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Dr. Randy McIntosh - Baycrest. Toronto, ON, CA

Dr. Randy McIntosh

Vice-President of Research ; Director, Rotman Research Institute | Baycrest

Toronto, ON, CANADA

A world-renowned expert in the use of neuro-imaging methods (fMRI, PET, EEG and MEG) and computational modeling.





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Dr. Randy McIntosh talks about the virtual brain project.




Dr. Randy McIntosh is vice-president of Research at Baycrest and director of Baycrest's Rotman Research Institute.

Dr. McIntosh is a pioneer in the study of how different parts of the brain work together to bring about the wide range of human mental operations. He has combined modern functional neuroimaging methods with mathematical modeling to characterize the changes in brain network dynamics related to awareness and learning, and shown how these dynamics change in normal aging and different clinical conditions.

Dr. McIntosh is leading a team of international scientists on a mammoth project to build the world’s first functional, virtual brain. The massive project—akin to decoding the human genome—has the potential to revolutionize how clinicians assess and treat various brain disorders, including cognitive impairment caused by stroke and Alzheimer’s disease.

The computerized model will deliver the first real, usable and open simulation of the human brain. For researchers, surgeons, neuroscientists and therapists, the virtual brain promises improved patient outcomes by letting clinicians simulate cognitive interventions – right from a Web browser.

A world-renowned expert in the use of neuro-imaging methods (fMRI, PET, EEG and MEG) and computational modeling to understand how brain networks change with aging and how the brain recovers from damage or disease, The Globe and Mail has ranked Dr. McIntosh among the top scientists in Canada’s largest city poised to break new ground in their field of research.

Industry Expertise (8)

Health Care - Facilities

Health and Wellness

Advanced Medical Equipment

Think Tanks


Mental Health Care

Elder Care

Health Care - Providers

Areas of Expertise (9)



Cognitive and Clinical Neuroscience

Brain Imaging

Brain Modeling

Cognition and the Aging Brain



Traumatic Brain Injury

Accomplishments (1)

Vice-President of Research ; Director, Rotman Research Institute – Baycrest (professional)

Headquartered in Ontario and fully affiliated with the University of Toronto, Baycrest is the global leader in developing and providing innovations in aging and brain health. Baycrest is unique in the world, combining a comprehensive system of care for aging patients, one of the world's top research institutes in cognitive neuroscience, dedicated centres focused on mitigating the impact of age-related illness and impairment, and unmatched global knowledge exchange and commercialization capacity.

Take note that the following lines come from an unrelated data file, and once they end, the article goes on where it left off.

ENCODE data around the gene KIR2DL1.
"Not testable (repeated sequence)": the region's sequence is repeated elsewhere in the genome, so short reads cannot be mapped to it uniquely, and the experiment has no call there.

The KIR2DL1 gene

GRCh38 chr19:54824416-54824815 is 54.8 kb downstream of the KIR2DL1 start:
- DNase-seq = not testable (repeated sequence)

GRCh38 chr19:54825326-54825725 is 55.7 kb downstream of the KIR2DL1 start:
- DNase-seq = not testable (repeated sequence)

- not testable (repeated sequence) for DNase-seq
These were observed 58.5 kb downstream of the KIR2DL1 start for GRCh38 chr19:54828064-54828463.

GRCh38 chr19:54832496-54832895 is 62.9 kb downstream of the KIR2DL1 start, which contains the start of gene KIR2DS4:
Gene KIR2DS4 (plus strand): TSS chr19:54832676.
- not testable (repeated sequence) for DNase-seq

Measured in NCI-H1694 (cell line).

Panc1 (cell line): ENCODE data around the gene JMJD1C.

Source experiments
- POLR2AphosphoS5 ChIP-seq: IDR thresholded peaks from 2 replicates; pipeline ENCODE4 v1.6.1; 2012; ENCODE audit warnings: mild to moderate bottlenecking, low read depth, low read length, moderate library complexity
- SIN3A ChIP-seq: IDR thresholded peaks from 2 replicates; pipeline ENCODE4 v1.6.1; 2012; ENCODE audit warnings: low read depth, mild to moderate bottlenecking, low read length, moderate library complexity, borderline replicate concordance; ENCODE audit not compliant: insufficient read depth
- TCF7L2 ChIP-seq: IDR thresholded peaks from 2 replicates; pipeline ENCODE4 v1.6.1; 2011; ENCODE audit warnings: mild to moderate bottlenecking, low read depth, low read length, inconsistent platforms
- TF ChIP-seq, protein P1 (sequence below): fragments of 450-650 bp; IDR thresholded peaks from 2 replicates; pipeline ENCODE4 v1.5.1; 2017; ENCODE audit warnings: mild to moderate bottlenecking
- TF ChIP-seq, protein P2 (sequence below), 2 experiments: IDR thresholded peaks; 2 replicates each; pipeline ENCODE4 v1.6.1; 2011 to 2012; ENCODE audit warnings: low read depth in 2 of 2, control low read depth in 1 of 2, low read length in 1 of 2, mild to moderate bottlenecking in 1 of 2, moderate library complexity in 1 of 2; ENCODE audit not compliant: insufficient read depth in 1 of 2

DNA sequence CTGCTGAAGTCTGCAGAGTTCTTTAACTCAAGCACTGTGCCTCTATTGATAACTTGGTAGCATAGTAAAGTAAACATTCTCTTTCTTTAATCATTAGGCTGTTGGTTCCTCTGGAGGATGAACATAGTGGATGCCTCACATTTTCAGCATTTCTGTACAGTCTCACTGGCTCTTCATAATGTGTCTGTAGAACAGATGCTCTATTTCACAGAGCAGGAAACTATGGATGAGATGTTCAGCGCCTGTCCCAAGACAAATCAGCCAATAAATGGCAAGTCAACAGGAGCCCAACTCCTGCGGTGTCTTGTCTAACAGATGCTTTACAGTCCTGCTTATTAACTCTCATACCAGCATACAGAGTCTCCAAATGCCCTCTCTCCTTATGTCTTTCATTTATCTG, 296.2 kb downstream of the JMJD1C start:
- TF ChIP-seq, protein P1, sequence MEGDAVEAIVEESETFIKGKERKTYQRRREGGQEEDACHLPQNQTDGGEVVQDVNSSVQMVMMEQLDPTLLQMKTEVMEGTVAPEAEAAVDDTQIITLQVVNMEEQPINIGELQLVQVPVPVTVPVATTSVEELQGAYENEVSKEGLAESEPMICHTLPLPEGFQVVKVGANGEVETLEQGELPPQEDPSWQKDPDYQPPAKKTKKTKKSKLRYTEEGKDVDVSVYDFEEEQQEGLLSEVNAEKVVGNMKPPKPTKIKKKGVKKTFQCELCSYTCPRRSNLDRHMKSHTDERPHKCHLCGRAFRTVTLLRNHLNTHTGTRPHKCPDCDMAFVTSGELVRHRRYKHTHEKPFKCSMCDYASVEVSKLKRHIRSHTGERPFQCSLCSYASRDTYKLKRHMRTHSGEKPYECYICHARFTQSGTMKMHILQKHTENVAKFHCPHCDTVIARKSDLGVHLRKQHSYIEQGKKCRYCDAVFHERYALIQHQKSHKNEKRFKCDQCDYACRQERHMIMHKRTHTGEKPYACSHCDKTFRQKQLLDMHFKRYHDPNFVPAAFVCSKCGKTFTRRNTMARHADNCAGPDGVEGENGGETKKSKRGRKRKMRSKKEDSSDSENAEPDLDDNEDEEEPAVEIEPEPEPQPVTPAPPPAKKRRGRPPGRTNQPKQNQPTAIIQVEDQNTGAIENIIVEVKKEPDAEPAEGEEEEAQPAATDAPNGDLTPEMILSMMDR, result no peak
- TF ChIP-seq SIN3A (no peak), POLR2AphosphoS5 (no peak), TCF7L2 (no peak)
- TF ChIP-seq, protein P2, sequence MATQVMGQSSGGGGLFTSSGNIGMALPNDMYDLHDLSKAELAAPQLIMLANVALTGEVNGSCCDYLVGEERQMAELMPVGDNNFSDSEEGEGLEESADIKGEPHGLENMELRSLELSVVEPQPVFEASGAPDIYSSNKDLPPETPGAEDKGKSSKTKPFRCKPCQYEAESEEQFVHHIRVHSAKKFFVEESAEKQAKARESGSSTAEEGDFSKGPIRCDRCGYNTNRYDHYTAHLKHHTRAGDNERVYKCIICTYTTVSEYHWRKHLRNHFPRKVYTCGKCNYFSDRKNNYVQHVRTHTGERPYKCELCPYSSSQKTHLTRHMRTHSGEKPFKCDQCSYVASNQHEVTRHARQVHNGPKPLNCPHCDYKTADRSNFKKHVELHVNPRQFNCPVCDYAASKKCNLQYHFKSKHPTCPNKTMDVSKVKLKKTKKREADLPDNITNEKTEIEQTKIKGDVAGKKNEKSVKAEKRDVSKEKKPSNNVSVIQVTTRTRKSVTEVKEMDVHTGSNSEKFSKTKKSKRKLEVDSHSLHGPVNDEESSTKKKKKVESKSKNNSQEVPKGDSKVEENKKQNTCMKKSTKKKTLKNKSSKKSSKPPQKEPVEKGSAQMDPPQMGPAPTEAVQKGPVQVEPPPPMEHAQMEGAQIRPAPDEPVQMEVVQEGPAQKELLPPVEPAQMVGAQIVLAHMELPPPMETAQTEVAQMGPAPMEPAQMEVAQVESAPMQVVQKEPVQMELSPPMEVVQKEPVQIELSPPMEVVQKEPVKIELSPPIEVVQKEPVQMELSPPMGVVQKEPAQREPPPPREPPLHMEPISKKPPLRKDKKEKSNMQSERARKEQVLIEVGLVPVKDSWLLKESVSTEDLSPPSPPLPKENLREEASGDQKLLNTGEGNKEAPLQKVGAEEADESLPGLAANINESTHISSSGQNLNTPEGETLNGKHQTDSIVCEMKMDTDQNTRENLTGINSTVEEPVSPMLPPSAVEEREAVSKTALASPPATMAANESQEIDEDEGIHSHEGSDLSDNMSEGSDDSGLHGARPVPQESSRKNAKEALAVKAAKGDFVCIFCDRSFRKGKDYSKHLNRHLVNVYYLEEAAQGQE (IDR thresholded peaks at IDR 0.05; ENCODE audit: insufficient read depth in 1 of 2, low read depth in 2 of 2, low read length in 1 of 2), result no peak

Education (3)

University of Calgary: BSc, Psychology 1987

University of Calgary: MSc, Psychology 1989

University of Texas: PhD, Psychology (Behavioral Neuroscience & Statistics) 1992

Event Appearances (7)

New Advances in Technology, the Virtual Brain

Sex, Aging & Memory: Canada’s First Women’s Brain Health Conference  Toronto, Ontario


Network principles derived from analysis and databasing of cortical connectivity

INCF Neuroinformatics Congress  Boston, Massachusetts


Innovation in Brain Research – A Conversation

Innovation and the Human Brain: A Leadership Summit  Markham, Ontario


Network dynamics and brain noise: the formula for cognition

New Horizons in Human Brain Imaging: A Focus on Brain Networks and Connectivity  Oahu, Hawaii


Rethinking Signal and Noise in Brain Imaging Data

Conceptual Issues in fMRI Interpretation  University of Guelph, Ontario


Traumatic Brain Injury

Brain Research in Canada  Parliament Hill, Ottawa


Rethinking the definition of signal and noise in the brain

38th Annual Lake Ontario Visionary Establishment Conference  Niagara Falls, Ontario


Sample Talks (1)

New Advances in Technology, the Virtual Brain

The Virtual Brain is the marriage of medical imaging and computer science. It’s a full-scale model of the human brain that parallels exactly what our own brain does: it grows up, gets old, suffers damage or gets a disease. The exciting part of The Virtual Brain is that we will be able to take an image of anyone’s brain and make their brain the model. In the case of a patient, this could help us both with diagnosis and planning the most effective way to treat their brain.


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